Home Affairs Council discusses the state of the Schengen area
The morning's discussion focused on the regulation on preventing and combating child sexual abuse and the state of the Schengen area. Over a working lunch, home affairs ministers exchanged views on the situation in the Middle East.
In the format of the Schengen Council, ministers took stock of the situation in the Schengen area and discussed the fight against cross-border crime, focusing on effective measures to combat migrant smuggling as an important element in ensuring internal security and a resilient Schengen area.
"In recent days, we have witnessed extremely worrying developments in our neighbouring regions, with the continuation of the Russian military aggression against Ukraine and a sharp escalation of the situation in the Middle East. We have also been shaken by the recent terrorist attacks in some Member States," said Minister Poklukar. Yesterday, Italy responded to the latest developments by notifying the European Commission that as of Saturday, it was reintroducing controls at its border with Slovenia for a period of 10 days, with the possibility of an extension. Slovenia has also reacted to the events taking place in the EU's immediate neighbourhood. "I have submitted a proposal to the government to reintroduce border controls at the borders with Croatia and Hungary, which was approved today. The controls will be introduced on the basis of Article 28 of the Schengen Borders Code and the notification has already been sent to all relevant institutions and Member States," the Minister said.
Several ministers acknowledged that recent events are leading to the demise of the Schengen system and that a broader discussion on the future of the Schengen area needs to be launched in order to identify where the main points of divergence lie and what citizens' expectations are. This was also suggested by Minister Poklukar. In addition, the Minister highlighted the fight against migrant smuggling, saying, "We need to take action along the entire migration route, taking into account the links between migrant smuggling and other forms of crime. In this context, we encourage greater exchange of information and more intensive operational cooperation in the form of joint investigations and the establishment of operational task forces."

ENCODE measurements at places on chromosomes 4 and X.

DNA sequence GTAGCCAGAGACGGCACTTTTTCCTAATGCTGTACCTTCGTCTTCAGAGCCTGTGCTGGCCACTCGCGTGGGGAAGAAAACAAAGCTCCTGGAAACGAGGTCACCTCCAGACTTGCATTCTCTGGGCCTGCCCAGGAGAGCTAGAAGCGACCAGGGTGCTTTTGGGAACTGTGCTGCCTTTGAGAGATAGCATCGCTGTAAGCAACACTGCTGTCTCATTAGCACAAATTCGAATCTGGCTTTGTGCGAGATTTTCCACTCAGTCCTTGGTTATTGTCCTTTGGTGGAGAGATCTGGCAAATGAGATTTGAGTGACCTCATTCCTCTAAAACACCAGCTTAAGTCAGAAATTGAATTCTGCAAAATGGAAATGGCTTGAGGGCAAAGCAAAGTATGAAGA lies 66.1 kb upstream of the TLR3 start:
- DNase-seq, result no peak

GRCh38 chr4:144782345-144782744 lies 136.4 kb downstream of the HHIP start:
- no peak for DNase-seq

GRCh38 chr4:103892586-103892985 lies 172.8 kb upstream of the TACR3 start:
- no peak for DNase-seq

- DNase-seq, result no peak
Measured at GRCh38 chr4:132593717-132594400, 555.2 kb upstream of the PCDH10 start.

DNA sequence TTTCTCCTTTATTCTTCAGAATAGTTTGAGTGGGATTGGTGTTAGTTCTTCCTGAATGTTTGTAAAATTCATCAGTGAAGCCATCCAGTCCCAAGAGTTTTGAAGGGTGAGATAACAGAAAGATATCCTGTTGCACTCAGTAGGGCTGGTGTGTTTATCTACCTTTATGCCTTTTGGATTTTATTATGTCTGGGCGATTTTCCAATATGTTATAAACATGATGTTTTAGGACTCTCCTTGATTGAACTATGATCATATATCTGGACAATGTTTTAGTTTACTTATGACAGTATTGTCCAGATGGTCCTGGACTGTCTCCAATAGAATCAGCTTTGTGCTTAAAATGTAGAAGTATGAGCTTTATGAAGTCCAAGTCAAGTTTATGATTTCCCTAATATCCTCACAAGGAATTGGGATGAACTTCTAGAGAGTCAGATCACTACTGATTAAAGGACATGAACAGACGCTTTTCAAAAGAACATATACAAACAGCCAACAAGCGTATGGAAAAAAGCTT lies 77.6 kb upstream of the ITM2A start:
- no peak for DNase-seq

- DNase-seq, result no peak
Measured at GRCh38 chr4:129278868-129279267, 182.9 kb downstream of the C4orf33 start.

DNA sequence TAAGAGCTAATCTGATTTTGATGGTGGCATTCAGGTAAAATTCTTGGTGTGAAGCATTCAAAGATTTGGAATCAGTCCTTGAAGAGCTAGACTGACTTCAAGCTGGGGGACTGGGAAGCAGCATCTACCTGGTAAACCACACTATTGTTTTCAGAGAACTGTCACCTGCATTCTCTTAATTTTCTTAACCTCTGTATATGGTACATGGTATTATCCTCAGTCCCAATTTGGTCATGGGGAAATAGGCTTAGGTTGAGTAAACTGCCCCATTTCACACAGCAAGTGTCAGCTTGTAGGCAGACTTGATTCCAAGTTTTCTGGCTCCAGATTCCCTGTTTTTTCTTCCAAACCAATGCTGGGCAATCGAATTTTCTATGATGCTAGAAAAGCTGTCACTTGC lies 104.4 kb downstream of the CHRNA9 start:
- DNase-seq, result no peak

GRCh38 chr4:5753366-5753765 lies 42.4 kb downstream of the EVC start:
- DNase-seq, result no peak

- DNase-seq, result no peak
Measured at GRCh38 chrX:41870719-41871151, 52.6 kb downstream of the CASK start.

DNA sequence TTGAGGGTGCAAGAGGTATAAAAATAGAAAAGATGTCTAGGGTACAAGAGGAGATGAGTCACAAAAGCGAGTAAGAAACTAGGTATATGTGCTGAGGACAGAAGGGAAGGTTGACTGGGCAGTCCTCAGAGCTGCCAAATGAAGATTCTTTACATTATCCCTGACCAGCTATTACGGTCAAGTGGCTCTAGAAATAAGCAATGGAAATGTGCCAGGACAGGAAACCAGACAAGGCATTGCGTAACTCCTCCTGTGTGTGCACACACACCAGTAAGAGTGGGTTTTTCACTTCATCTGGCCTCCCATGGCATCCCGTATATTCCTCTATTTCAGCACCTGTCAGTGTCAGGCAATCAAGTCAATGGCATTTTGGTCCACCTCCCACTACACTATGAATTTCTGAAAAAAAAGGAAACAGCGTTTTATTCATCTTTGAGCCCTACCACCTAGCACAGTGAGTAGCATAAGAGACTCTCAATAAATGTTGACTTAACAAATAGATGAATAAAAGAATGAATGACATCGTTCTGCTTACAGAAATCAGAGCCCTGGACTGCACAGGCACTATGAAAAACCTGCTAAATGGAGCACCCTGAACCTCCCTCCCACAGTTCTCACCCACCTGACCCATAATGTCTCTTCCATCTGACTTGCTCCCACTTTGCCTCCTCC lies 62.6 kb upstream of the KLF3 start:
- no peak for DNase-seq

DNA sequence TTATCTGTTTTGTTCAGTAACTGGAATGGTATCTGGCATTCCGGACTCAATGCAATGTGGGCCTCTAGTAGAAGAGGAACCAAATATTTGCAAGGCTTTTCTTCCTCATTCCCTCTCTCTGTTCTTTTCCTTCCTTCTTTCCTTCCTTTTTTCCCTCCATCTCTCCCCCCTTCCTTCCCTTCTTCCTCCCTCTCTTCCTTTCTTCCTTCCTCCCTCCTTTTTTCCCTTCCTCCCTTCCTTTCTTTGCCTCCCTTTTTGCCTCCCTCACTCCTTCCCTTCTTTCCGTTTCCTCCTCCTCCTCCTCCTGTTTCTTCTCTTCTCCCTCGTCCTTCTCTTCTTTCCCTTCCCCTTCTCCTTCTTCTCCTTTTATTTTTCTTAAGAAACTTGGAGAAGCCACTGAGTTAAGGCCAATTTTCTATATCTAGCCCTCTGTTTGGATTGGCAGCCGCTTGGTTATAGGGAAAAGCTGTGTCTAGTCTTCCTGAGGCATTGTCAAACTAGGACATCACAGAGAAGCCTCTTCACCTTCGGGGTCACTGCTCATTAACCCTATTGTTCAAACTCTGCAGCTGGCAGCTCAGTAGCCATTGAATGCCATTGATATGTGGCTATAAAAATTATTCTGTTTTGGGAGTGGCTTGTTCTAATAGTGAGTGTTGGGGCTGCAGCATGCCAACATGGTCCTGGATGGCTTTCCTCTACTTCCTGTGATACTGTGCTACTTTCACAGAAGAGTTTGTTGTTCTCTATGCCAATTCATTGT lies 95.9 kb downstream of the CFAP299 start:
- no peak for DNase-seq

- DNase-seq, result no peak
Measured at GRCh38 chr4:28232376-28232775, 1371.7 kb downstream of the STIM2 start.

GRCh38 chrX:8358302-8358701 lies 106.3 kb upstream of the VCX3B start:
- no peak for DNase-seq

In the afternoon, the Pact on asylum and migration and the external dimension of migration were discussed. Slovenia supports the early adoption of all legislative proposals under the Pact, which are currently the subject of intensive inter-institutional negotiations. Among the legislative proposals under negotiation is the regulation addressing situations of crisis and force majeure for which a long-awaited negotiating mandate was adopted at the Coreper meeting in early October. Ministers discussed the external dimension of migration, including cooperation with third countries in managing migratory pressures. We are committed to developing appropriate migration management measures to reduce irregular migration and to better regulate legal migration. We are advocating the dignified, safe and sustainable return of migrants with a view to their reintegration in their countries of origin. This objective can be achieved through enhanced cooperation. The key is to establish a dialogue and plan cooperation based on the real needs of the partner country. With regard to countries of origin, it is essential to address the root causes of migration and appropriately adapt humanitarian aid projects and the modalities of technical, development and economic cooperation.
Ministers also discussed preventing the online radicalisation of minors. They agreed that extremist and terrorist movements are becoming increasingly fragmented and unpredictable, taking advantage of the latest technological developments. "Minors are particularly vulnerable to social influence and manipulation. This means that they are unfortunately easy targets for terrorist and extremist organisations spreading radical content," said Minister Poklukar. "It is very important to respond to the threat of radicalisation in a timely manner, i.e. as soon as possible after its emergence. The role of the family is crucial, but early detection of radicalisation and identification of the factors that facilitate radicalisation also require strong cooperation and coordination of actors at the local level, such as schools, social services, healthcare institutions, religious and local communities, and communities of interest. We would particularly like to highlight the work of asylum centres, social workers and other institutions working with migrants as key actors in the successful prevention of radicalisation." Ministers agreed on the need to make better use of the internet and other digital formats to raise young people's awareness of the pitfalls of radicalisation, including through carefully designed awareness programmes and campaigns.